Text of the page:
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How To Correctly Use Pool Test Strips

Published by Brooke Sardella on 08/22/2022

How To Correctly Use Pool Test Strips

Testing your pool water is one of the key maintenance tasks you must keep up with for a sparkling clear and enjoyable pool. They are an easy way to receive accurate results about problems in your water that can cascade into bigger issues if not addressed in a timely manner.

When using test strips, your first instinct may be to simply dip them over the side of the pool. Yet, the best way to get a comprehensive reading is to test water from the deep end. You can do this by grabbing a cup and submerging it elbow deep to collect your water sample.

Once you have your sample, you can simply dip the test strip into the cup and wait 15 seconds for the results to appear. Make sure not to touch the test squares at any time before or after testing and do not shake, wipe or dry the strips. Read the strip in natural daylight for the most accurate representation of the colors shown.

Each test strip brand may be slightly different in terms of what they test. Most strips will have some variation of the following metrics:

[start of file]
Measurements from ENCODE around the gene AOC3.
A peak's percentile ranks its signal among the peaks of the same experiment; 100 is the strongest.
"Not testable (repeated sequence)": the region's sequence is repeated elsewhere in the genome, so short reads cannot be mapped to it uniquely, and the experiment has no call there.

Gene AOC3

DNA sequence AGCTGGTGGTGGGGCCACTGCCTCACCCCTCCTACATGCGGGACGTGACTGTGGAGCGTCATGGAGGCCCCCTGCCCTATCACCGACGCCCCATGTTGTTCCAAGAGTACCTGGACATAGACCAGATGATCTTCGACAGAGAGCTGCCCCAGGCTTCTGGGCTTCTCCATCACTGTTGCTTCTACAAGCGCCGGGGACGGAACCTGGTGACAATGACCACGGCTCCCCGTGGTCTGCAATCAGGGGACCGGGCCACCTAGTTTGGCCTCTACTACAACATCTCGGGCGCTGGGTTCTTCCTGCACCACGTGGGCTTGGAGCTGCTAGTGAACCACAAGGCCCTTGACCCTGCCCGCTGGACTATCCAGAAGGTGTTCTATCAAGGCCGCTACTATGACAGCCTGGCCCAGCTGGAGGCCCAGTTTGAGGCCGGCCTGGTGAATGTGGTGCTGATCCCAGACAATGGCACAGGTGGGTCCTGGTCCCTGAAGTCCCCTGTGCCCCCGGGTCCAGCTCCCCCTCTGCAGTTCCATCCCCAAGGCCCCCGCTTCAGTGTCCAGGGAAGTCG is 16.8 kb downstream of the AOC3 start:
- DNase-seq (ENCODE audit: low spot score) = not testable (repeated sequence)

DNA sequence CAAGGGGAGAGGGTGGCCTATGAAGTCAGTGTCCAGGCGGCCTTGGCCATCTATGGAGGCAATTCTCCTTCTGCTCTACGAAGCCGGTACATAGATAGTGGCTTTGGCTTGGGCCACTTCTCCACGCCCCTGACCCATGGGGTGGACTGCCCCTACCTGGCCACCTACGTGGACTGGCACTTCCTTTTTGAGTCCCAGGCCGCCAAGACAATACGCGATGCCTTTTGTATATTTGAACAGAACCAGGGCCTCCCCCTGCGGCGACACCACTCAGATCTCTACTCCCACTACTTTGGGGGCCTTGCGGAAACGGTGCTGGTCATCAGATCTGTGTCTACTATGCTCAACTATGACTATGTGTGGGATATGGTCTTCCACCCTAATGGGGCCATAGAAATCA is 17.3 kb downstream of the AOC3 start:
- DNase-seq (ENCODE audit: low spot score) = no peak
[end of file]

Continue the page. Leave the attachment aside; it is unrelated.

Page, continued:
Total Hardness: the amount of calcium and other minerals in your water. Having water either too hard or too soft, combined with other balance factors, can damage pool equipment and surfaces. Maintain Total Hardness between 175—275 ppm.

Total Chlorine: the amount of chlorine in your water, including free available and combined chlorine. Maintain Total Chlorine between 1-4 ppm.

Free Chlorine: the amount of chlorine available to sanitize your pool water, which is necessary to kill bacteria and control algae. Maintain Free Chlorine between 1-4 ppm.

pH: measures how acidic or basic your pool water is. The measurement is critical to the health of your pool water. Having an imbalanced pH can damage pool equipment, cause swimmer discomfort, and hinder the performance of your sanitizer. Maintain pH between 7.2 to 7.6.

Total Alkalinity: A low total alkalinity may cause fluctuations in your water’s pH and exacerbate low pH. Having highly alkaline water can cause pH to drift upwards. Maintain Total Alkalinity between 80-150 ppm.

Stabilizer: the amount of cyanuric acid in your pool water. Stabilized chlorine lasts longer under direct sunlight and reduces the sun’s impact on chlorine loss. Maintain a Stabilizer level of at least 30 ppm.

                          Optimal Levels
Total Hardness 175-275 ppm
Total Chlorine 1-4 ppm
Free Chlorine 1-4 ppm
pH 7.2-7.6
Total Alkalinity 80-150 ppm
Stabilizer 30 ppm

The test strips we recommend are the LaMotte Insta-Test 4 and for saltwater pools the AquaChek Salt System Test Kit. Once you have discovered your results, be sure to check out our blog posts on how to solve common pool issues such as algae and phosphate levels.